This study examined the effects of environmental conditions on the distribution of marine sponges. We measured the abundance of the sponge Batzella inops (Topsent, 1891) in two contrasting habitats: inside submerged caves and on the surfaces of submerged boulders. We hypothesised that caves are a preferred habitat for B. inops over the boulder surfaces, and tested this by descriptive (quadrate sampling) and manipulative (reciprocal transplantation) experiments. In addition, we tested B. inops in situ for the presence of photosynthetic activity. We found that B. inops is more abundant inside the caves (mean ± s.e.m., 1.2 ± 0.6 individuals m-2) than on the outside boulder surfaces (0.15 ± 0.19 individuals m-2). We also detected photosynthetic activity in B. inops in both habitats. The results of transplantation experiments suggested that the sponge prefers the transfer from inside to outside the cave rather than vice versa. Therefore, we conclude that although B. inops is more abundant in sheltered habitats, such as submerged caves, adult individuals of this sponge can survive transfer to exposed conditions. Altogether, our findings point to the plasticity of B. inops habitat preferences and may aid further research into conservation or mariculture of this and possibly other sponge species.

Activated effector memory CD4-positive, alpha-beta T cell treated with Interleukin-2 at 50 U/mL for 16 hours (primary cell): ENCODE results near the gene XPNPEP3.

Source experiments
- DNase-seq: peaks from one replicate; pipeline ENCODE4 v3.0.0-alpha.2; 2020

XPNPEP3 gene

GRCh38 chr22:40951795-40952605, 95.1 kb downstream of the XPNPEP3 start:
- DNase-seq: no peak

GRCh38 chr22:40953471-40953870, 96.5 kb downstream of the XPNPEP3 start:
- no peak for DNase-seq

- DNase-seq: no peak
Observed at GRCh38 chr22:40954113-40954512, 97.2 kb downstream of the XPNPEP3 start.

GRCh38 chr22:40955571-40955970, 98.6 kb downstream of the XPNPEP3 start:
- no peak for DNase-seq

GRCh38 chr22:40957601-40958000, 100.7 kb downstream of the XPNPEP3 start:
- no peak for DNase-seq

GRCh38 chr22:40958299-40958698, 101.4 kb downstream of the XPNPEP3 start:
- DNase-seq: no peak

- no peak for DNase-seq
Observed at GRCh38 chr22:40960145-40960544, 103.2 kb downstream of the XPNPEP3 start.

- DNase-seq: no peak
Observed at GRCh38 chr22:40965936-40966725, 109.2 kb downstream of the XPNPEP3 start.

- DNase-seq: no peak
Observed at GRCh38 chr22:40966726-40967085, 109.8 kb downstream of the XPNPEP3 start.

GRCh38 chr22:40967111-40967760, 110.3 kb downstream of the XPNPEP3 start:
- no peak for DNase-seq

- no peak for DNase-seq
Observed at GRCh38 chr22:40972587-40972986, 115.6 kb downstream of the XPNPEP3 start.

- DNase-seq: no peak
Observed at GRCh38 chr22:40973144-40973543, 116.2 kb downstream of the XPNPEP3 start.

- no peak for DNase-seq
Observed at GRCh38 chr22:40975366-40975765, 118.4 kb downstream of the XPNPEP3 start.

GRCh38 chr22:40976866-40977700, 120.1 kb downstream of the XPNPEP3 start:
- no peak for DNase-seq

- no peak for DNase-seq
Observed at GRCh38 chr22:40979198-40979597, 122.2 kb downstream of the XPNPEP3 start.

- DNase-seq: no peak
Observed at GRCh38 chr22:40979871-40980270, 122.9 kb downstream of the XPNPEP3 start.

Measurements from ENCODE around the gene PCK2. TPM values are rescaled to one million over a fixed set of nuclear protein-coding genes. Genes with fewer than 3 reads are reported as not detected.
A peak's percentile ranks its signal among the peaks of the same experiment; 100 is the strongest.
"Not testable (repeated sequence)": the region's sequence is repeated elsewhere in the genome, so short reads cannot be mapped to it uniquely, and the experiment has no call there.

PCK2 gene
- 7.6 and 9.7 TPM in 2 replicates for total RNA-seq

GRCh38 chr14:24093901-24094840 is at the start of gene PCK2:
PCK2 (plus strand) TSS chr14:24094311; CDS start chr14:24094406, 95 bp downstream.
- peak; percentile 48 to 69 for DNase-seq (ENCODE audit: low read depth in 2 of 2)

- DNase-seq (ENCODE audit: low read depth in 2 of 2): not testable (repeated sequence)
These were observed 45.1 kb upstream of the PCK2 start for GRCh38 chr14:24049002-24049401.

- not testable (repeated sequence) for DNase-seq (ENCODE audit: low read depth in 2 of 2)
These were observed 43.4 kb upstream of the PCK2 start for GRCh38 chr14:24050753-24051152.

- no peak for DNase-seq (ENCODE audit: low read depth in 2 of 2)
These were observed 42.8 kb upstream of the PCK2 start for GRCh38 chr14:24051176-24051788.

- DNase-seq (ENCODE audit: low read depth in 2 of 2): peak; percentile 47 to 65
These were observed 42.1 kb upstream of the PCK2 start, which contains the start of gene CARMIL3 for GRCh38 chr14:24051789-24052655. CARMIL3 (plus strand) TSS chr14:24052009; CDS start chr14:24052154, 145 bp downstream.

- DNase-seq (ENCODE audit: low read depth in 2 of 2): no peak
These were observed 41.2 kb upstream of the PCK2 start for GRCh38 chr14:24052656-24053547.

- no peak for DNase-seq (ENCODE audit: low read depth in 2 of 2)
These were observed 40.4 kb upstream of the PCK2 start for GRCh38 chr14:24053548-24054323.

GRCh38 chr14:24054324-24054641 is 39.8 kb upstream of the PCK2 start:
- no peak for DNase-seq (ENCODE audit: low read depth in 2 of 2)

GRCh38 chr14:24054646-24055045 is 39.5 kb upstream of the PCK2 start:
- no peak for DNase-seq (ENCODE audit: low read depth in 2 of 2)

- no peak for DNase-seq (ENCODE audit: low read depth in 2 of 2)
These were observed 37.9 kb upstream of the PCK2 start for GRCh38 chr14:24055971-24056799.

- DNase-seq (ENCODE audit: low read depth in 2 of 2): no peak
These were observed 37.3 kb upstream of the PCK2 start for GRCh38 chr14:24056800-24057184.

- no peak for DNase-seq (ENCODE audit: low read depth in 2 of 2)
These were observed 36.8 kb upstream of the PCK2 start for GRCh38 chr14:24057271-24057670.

All Science Journal Classification (ASJC) codes
- Ecology, Evolution, Behavior and Systematics
- Aquatic Science